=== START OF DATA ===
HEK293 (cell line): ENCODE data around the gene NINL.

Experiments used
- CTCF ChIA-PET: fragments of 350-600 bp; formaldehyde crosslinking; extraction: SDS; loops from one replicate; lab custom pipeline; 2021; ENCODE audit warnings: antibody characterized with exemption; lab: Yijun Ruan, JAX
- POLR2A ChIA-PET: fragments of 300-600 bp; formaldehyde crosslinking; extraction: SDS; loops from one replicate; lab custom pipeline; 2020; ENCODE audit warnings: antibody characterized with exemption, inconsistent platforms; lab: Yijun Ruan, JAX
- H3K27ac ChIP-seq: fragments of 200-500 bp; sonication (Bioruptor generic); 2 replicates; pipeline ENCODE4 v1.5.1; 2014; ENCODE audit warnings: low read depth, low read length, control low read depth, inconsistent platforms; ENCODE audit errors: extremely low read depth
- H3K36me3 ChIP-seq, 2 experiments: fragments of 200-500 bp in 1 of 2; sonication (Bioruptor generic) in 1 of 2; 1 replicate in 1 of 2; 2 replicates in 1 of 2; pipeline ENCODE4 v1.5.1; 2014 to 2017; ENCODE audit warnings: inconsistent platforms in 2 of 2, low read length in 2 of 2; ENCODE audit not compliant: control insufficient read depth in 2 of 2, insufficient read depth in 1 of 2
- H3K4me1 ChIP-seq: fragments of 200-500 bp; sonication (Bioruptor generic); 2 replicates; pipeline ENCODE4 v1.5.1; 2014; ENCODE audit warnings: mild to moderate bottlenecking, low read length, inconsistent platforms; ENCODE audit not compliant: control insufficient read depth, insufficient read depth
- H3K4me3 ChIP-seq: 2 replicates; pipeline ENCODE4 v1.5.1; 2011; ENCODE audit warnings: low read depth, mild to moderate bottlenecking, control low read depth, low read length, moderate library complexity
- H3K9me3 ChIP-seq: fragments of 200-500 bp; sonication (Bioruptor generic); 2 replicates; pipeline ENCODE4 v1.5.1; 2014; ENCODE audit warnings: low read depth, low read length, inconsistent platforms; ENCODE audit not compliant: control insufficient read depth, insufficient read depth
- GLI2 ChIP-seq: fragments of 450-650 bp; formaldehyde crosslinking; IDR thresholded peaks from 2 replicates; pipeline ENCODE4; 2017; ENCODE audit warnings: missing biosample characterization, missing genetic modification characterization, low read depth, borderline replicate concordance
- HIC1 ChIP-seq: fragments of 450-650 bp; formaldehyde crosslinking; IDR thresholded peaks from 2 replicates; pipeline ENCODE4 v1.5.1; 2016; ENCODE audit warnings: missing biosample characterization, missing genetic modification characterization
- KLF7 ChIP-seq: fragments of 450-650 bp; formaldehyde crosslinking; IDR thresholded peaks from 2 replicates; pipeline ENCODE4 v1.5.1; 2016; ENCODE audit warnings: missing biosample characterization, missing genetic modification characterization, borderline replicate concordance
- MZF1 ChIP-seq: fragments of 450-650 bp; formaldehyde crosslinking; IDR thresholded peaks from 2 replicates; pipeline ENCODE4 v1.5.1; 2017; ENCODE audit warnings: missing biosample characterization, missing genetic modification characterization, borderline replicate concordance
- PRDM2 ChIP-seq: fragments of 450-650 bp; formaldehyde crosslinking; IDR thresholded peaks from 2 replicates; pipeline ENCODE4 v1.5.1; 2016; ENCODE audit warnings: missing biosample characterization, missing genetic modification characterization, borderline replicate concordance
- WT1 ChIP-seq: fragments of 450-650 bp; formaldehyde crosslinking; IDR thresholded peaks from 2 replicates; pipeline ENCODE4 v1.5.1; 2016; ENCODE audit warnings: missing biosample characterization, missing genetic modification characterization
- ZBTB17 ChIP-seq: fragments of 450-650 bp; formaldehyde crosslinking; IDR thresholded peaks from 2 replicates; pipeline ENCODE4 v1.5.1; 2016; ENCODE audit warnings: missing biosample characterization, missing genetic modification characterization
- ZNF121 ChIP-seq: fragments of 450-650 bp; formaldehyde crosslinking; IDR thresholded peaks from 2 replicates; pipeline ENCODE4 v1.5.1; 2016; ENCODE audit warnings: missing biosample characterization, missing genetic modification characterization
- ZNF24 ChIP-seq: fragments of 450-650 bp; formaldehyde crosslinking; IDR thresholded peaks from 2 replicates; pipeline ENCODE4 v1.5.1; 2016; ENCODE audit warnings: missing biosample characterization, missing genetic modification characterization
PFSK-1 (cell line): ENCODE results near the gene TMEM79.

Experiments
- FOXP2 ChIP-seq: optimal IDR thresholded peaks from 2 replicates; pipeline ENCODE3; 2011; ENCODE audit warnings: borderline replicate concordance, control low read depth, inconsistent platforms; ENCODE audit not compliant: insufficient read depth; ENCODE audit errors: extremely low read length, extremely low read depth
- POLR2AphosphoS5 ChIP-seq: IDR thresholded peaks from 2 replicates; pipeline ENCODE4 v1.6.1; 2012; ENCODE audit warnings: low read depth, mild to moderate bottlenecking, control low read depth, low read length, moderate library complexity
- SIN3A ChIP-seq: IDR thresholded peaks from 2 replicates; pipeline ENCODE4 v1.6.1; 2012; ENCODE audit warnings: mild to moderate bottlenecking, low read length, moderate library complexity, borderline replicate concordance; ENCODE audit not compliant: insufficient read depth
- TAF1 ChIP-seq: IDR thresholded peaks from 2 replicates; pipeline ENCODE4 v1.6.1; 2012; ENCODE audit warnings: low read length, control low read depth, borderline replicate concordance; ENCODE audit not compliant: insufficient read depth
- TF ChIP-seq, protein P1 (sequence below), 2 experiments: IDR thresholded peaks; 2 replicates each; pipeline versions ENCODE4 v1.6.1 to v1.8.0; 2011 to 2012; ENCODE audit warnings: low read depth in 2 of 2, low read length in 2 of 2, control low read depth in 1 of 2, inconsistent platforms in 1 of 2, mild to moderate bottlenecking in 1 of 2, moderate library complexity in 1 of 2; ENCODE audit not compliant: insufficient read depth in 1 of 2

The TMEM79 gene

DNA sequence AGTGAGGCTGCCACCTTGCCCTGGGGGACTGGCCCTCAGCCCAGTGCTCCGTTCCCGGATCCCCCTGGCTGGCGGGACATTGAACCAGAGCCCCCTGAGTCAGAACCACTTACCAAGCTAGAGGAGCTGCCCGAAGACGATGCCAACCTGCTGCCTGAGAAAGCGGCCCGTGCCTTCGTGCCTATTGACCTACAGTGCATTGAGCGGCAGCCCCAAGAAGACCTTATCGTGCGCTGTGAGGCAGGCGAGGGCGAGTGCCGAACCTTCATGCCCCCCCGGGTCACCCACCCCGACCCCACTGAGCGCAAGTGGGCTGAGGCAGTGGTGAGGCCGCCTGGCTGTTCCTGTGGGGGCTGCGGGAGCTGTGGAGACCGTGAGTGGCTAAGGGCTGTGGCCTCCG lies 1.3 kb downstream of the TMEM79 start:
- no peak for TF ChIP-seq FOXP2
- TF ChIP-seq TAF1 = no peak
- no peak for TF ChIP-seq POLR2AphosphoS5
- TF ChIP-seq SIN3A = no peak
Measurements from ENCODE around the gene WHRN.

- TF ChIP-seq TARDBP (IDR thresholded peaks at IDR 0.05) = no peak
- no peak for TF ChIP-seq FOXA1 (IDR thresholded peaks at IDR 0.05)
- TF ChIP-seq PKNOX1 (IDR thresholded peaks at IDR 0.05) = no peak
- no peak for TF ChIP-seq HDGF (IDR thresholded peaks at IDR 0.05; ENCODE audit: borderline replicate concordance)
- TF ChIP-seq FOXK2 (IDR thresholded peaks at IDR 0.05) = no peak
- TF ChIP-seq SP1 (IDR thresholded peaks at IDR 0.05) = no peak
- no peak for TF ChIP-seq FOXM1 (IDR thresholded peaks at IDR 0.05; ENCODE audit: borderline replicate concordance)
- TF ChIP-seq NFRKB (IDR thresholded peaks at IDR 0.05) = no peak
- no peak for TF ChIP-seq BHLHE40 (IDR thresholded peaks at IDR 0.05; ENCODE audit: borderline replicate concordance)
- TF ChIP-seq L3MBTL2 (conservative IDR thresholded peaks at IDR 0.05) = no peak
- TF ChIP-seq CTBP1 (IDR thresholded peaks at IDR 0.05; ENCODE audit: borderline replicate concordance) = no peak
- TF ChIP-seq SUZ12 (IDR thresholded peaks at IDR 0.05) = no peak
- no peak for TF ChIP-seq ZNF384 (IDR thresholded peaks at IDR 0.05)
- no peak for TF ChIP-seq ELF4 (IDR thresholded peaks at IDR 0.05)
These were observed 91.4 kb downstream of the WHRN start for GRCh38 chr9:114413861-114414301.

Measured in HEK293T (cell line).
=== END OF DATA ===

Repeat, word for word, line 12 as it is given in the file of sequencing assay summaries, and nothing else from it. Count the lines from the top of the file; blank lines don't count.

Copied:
- KLF7 ChIP-seq: fragments of 450-650 bp; formaldehyde crosslinking; IDR thresholded peaks from 2 replicates; pipeline ENCODE4 v1.5.1; 2016; ENCODE audit warnings: missing biosample characterization, missing genetic modification characterization, borderline replicate concordance